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Proceedings Paper

Comparison of neural network classifiers for optical character recognition
Author(s): Thomas E. Baker; Hal McCartor
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Paper Abstract

The recognition of handwritten characters is an important technology for document processing and for advanced user interfaces. Recent advances in artificial neural network (ANN) classifiers have shown impressive pattern recognition results when using noisy data. One advantage of ANN algorithms is that they are parallel by design, which allows a natural implementation on high-speed parallel architectures. The availability of standard databases of handwritten characters permits a fair comparison between different OCR classifiers. This paper compares the classification performance of two popular ANN algorithms: Back Propagation and Learning Vector Quantization. A set of digits from the National Institute of Standards and Technology''s Handwritten Database is used to test the two classifiers. Each algorithm''s execution time and memory efficiency is also compared, based on an implementation for Adaptive Solutions'' highly parallel CNAPS architecture. We also show that a fair comparison cannot be made between OCR research that does not use the same set of characters for testing.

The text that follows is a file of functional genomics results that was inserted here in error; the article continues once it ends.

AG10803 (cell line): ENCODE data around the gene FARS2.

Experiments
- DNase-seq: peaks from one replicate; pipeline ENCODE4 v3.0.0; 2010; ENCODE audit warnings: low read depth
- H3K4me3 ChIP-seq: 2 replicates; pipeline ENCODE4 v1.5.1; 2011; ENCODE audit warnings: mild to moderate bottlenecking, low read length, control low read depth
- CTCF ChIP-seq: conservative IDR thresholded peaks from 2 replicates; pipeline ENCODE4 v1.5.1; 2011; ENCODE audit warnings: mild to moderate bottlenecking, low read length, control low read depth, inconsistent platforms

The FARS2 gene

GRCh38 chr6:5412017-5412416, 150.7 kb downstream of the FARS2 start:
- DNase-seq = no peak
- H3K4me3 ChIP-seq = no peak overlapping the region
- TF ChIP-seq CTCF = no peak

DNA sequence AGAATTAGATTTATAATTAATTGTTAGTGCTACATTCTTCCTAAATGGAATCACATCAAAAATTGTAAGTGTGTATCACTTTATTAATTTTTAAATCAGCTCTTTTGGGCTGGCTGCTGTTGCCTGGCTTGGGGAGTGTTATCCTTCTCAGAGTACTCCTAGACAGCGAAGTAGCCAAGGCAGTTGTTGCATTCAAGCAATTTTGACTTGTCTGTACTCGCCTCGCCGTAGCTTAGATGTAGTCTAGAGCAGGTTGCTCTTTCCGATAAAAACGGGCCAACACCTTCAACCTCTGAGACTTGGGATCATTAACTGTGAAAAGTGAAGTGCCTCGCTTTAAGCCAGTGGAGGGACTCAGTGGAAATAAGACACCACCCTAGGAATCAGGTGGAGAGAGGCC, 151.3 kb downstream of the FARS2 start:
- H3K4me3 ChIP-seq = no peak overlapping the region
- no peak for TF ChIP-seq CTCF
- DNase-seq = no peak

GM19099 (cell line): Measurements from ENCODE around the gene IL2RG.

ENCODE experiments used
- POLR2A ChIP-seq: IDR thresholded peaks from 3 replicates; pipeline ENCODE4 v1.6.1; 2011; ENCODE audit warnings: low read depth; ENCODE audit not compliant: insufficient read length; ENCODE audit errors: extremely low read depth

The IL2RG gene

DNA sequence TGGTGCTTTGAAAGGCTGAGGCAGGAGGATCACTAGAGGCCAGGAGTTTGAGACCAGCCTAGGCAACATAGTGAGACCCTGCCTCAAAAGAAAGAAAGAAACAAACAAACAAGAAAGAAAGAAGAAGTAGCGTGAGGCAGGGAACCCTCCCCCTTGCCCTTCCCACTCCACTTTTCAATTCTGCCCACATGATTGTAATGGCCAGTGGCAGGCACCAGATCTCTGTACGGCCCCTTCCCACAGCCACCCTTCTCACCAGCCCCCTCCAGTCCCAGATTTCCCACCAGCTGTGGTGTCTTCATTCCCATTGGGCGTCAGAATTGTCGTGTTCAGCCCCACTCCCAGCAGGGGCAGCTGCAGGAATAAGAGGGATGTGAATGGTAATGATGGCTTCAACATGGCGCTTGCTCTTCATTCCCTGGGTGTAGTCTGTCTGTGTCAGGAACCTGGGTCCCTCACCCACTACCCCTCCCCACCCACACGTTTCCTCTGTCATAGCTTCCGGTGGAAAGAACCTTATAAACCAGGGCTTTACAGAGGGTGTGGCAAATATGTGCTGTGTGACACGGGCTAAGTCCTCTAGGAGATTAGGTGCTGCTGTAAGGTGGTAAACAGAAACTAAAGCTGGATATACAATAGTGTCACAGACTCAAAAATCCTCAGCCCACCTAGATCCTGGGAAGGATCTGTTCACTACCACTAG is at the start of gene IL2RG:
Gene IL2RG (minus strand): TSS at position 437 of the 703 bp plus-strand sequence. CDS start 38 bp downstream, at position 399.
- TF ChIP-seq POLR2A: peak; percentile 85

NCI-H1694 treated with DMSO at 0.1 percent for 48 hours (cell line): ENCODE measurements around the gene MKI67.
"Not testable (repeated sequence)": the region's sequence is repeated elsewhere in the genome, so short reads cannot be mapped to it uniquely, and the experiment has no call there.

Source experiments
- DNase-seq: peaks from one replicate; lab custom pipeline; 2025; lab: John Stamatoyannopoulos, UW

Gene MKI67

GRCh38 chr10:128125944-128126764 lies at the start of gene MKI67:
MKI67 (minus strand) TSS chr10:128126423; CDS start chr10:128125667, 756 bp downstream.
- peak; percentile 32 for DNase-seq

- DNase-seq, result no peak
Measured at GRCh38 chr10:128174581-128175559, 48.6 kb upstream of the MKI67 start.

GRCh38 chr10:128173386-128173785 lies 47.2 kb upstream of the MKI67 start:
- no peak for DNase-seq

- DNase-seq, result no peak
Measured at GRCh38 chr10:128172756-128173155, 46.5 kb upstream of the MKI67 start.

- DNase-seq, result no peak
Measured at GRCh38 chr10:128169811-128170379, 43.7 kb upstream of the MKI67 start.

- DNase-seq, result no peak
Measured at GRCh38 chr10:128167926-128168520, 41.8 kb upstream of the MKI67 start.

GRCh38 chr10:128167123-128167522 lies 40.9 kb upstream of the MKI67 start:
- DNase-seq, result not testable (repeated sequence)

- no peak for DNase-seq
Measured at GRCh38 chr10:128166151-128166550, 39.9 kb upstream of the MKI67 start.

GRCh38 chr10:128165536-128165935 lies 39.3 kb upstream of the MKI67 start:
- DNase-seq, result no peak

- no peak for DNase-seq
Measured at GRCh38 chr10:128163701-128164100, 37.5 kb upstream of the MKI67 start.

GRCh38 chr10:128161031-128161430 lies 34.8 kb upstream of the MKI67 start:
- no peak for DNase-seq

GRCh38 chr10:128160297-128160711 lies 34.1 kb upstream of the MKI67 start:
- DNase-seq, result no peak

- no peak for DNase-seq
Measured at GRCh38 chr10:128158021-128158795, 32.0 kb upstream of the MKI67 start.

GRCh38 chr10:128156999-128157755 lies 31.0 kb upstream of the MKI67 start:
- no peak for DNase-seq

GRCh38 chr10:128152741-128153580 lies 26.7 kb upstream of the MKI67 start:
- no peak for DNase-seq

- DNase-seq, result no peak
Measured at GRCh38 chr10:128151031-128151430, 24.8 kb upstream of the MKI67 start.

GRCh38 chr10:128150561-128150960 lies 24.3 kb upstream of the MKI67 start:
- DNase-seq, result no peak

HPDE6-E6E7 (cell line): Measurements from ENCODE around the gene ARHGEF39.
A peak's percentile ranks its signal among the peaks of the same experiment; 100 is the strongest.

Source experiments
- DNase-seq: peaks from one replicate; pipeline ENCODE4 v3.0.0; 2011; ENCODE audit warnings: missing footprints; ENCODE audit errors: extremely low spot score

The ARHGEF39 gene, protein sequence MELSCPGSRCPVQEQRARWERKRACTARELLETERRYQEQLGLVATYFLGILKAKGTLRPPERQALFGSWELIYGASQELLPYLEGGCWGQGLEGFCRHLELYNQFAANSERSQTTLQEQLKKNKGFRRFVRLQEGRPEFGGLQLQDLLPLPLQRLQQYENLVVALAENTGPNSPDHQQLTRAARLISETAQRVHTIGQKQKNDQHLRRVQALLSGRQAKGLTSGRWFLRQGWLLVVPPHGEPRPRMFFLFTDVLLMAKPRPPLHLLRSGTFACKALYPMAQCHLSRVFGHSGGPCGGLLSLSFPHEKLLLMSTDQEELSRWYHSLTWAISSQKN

Paper Details

Date Published: 1 August 1992
PDF: 12 pages
Proc. SPIE 1661, Machine Vision Applications in Character Recognition and Industrial Inspection, (1 August 1992); doi: 10.1117/12.130287
Show Author Affiliations
Thomas E. Baker, Adaptive Solutions, Inc. (United States)
Hal McCartor, Adaptive Solutions, Inc. (United States)


Published in SPIE Proceedings Vol. 1661:
Machine Vision Applications in Character Recognition and Industrial Inspection
Donald P. D'Amato; Wolf-Ekkehard Blanz; Byron E. Dom; Sargur N. Srihari, Editor(s)

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